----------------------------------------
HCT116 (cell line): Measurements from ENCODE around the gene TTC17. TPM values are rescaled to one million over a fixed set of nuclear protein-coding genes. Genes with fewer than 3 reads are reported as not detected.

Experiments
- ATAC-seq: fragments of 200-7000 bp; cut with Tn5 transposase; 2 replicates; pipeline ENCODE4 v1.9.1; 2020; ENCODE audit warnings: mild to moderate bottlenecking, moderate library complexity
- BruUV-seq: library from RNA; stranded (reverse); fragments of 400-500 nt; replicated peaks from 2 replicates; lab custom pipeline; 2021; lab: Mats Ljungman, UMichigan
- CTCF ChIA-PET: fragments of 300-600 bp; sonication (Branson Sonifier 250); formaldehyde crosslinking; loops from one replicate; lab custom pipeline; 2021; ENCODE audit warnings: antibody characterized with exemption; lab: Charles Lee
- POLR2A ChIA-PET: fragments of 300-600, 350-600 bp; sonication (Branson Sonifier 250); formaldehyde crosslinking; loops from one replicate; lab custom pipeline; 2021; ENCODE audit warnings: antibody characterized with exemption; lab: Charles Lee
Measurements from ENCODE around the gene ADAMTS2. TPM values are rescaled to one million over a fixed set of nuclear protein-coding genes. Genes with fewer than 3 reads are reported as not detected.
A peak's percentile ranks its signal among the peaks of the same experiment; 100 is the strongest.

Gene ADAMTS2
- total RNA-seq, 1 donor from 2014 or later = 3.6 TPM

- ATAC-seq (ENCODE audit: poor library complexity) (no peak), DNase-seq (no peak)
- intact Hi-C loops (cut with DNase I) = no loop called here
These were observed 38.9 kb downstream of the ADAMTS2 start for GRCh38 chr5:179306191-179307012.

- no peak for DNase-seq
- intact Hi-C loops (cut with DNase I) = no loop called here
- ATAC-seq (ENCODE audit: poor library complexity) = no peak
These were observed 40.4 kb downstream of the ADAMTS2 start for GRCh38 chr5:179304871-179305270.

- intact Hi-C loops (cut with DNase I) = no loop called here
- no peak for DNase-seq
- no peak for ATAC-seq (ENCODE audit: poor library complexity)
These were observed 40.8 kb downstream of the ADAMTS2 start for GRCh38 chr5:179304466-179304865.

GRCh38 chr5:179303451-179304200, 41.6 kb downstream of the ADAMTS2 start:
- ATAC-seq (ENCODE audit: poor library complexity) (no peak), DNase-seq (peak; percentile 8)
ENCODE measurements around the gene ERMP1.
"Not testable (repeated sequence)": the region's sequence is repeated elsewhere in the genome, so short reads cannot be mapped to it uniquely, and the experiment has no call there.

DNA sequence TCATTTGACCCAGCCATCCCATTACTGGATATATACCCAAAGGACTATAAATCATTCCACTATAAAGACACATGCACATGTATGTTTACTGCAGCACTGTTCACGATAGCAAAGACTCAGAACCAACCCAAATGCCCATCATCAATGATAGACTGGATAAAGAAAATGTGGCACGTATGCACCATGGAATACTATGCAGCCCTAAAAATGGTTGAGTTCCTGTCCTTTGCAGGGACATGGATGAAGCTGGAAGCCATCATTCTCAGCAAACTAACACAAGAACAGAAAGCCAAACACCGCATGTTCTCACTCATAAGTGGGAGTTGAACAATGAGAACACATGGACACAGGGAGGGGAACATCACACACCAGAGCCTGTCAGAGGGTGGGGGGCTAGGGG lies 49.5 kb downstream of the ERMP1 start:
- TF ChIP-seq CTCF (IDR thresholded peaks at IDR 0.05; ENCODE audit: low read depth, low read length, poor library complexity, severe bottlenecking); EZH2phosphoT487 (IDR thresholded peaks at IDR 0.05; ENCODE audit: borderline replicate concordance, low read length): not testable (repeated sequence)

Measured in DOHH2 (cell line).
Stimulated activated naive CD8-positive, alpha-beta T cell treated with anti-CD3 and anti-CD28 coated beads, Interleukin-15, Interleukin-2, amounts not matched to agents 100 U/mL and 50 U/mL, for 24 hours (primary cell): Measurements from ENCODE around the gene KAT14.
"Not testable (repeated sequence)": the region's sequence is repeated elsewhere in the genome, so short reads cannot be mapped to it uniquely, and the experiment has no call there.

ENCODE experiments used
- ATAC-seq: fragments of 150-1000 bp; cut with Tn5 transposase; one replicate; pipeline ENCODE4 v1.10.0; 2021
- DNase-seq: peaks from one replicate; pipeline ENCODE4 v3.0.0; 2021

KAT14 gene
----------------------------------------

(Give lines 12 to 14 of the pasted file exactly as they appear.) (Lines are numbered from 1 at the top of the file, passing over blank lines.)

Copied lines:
- intact Hi-C loops (cut with DNase I) = no loop called here
These were observed 38.9 kb downstream of the ADAMTS2 start for GRCh38 chr5:179306191-179307012.

- no peak for DNase-seq